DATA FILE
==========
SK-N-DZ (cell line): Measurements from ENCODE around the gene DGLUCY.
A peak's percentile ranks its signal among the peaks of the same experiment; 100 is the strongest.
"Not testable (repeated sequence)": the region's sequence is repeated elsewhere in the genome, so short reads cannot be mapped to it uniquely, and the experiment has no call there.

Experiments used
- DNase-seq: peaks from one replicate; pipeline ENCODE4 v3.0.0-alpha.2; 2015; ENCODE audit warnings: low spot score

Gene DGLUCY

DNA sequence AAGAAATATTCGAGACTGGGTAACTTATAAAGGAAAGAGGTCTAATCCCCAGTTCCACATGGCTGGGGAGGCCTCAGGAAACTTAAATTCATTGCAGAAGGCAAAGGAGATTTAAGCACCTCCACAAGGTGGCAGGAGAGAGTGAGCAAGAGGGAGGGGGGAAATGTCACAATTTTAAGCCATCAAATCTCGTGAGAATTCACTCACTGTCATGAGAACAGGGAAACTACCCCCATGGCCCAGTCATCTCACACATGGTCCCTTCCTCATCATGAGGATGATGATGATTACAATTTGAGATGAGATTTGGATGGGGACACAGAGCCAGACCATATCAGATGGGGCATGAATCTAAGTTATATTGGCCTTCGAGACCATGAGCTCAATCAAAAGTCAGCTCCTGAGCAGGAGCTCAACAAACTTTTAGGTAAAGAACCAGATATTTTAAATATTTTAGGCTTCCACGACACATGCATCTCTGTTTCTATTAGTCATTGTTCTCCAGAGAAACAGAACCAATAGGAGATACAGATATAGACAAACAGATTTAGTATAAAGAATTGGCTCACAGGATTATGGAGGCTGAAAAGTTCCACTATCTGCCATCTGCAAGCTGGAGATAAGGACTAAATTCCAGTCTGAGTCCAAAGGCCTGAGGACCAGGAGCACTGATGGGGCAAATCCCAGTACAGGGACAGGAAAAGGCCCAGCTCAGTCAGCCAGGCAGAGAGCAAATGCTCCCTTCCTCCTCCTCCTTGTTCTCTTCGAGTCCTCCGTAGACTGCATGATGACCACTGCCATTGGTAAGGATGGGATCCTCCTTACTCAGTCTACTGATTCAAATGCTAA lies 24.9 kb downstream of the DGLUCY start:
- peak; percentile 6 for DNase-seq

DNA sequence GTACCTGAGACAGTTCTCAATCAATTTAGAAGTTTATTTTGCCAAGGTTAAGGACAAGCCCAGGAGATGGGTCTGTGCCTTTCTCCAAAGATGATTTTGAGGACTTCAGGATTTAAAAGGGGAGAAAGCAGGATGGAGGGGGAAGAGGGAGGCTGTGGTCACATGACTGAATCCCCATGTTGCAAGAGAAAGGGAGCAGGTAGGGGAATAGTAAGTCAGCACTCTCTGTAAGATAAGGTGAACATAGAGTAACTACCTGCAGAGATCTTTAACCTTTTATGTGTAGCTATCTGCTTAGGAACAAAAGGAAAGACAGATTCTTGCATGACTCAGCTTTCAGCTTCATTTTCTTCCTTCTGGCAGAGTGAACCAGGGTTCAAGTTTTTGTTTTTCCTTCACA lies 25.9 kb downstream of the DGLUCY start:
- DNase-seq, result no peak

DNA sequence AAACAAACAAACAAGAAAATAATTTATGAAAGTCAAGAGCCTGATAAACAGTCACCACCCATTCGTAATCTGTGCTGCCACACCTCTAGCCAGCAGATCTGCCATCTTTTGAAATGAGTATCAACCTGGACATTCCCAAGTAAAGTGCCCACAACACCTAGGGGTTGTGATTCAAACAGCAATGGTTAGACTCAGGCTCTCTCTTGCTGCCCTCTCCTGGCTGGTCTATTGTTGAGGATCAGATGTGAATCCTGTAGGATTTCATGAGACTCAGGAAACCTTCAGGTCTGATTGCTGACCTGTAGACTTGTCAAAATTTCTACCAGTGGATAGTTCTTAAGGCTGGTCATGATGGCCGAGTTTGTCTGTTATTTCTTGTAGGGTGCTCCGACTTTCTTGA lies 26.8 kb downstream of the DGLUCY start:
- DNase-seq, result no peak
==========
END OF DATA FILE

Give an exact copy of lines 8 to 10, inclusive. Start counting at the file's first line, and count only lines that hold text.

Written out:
- peak; percentile 6 for DNase-seq

DNA sequence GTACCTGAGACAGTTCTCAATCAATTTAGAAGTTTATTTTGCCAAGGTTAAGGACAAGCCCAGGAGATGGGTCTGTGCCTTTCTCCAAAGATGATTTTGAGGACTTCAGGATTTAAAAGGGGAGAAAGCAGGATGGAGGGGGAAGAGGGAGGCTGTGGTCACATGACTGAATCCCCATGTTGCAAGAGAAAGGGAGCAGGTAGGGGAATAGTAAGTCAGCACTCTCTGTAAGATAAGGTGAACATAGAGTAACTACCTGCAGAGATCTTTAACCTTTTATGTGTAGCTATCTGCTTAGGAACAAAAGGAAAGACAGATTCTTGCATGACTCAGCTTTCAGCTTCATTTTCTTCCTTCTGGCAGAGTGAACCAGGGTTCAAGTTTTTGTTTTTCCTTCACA lies 25.9 kb downstream of the DGLUCY start:
- DNase-seq, result no peak